table Figure 6-6 Results of sensitivity analysis of algorithms estimating on-site vapor phase air concentrations from on-site soil contamination. table Figure 6-7 Results of sensitivity analysis of algorithms estimating on-site particle phase air concentrations from on-site soil contamination.
expand table Figure V3 6-6 expand table Figure V3 6-7 Vapor-phase transfers and particle phase depositions to above ground vegetations

Concentrations in above ground vegetations are a function of vapor-phase transfers and particle phase depositions. Vapor and particle reservoirs originate from contaminated soils as volatilization and wind erosion, respectively. Atmospheric dispersion and deposition modeling delivers concentrations and depositions, respectively, from a stack to a site of exposure. This section focuses on the sensitivities of the transfer algorithms for the contaminated soils source categories. The same general trends would occur for the off-site soil and the stack emission source categories. The principal difference is in the relative proportions of the contaminant which are in the vapor and particle phases. As discussed below, more contaminant is delivered via particle depositions for the stack emission source category as compared to the soil contamination source categories.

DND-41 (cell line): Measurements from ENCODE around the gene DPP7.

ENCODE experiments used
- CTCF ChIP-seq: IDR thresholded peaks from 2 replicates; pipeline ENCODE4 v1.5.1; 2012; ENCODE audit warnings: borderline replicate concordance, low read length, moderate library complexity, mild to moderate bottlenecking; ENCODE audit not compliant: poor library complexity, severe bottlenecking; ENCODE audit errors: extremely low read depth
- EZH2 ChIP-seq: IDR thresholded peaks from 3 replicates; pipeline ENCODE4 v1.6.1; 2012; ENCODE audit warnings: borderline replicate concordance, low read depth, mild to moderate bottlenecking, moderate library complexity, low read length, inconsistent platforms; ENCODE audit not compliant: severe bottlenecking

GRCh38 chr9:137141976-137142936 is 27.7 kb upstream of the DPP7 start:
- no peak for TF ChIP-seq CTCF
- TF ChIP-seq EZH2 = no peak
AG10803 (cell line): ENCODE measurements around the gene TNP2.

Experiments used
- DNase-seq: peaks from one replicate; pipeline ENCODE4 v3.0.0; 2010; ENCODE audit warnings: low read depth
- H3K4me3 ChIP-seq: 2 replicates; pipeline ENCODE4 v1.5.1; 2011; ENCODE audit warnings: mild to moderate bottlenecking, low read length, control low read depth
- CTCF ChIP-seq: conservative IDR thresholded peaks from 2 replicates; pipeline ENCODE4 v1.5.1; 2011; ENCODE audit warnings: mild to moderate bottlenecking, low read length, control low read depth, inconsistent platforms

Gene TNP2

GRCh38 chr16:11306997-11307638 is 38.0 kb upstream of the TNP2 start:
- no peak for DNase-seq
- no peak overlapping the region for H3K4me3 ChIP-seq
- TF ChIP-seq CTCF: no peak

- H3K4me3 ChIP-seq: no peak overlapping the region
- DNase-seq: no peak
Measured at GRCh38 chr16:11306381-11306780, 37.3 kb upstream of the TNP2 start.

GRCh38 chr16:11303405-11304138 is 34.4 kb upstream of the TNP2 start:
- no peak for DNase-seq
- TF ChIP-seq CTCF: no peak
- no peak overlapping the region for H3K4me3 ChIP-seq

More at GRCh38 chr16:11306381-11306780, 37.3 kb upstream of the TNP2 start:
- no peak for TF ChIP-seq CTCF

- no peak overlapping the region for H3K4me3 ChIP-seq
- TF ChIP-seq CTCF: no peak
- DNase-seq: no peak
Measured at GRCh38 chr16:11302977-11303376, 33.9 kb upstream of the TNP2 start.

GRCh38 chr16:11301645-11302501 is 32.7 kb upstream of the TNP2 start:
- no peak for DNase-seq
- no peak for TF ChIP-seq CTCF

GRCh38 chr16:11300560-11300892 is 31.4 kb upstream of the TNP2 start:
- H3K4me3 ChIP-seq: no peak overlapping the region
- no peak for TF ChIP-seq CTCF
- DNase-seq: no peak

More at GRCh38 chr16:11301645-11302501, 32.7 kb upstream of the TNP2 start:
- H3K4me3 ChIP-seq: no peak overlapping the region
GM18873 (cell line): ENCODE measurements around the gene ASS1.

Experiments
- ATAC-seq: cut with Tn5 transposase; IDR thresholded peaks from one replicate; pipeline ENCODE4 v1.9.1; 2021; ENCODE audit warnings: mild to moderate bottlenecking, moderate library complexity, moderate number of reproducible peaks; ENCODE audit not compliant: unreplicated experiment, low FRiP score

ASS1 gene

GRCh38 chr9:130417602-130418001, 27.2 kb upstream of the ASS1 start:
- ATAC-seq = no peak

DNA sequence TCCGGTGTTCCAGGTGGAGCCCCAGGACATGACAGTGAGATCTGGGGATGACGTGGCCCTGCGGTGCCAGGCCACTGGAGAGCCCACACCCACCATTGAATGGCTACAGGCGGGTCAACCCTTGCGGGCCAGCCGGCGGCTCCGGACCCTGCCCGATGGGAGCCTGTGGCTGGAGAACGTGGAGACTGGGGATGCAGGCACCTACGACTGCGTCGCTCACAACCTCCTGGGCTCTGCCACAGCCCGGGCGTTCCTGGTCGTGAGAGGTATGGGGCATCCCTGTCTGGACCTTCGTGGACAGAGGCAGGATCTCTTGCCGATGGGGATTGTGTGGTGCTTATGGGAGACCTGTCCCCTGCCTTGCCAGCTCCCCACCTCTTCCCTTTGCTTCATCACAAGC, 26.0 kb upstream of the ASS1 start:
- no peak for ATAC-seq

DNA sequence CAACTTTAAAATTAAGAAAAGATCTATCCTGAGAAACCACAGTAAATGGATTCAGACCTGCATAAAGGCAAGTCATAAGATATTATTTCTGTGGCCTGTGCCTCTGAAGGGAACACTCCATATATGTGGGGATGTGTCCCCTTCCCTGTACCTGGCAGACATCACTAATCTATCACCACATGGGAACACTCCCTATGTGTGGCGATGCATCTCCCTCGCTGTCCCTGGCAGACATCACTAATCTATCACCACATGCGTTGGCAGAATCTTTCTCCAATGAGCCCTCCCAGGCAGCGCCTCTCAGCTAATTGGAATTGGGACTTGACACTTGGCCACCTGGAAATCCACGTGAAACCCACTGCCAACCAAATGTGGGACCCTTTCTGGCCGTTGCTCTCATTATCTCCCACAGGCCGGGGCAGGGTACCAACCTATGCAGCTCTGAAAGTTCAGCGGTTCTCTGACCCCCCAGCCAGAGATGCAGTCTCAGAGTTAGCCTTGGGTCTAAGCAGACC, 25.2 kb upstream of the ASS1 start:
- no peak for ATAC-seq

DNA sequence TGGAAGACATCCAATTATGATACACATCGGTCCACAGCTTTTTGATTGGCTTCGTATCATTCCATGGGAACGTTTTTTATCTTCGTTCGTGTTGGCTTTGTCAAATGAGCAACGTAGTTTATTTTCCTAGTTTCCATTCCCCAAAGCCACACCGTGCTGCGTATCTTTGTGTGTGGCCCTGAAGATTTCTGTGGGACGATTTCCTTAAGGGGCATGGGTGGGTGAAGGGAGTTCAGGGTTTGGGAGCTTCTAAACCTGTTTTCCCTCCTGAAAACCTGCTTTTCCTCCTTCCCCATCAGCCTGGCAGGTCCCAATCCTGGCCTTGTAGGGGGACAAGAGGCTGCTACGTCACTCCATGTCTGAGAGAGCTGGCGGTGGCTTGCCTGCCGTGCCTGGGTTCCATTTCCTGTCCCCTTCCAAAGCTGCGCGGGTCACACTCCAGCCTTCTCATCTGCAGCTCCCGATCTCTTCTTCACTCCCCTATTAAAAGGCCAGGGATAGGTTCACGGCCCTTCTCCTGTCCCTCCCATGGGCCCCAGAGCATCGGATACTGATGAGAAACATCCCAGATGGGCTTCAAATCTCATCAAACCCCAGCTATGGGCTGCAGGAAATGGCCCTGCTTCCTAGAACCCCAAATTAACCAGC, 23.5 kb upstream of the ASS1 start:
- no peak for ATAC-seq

Vapor transfers and particle depositions are evaluated in Figures 6-8 and 6-9. Three vegetations are modeled for this assessment, including vegetables/fruit, grass, and cattle fodder. The latter two are for the beef/milk bioconcentration algorithm, the first for human exposure via consumption of unprotected fruits or vegetables.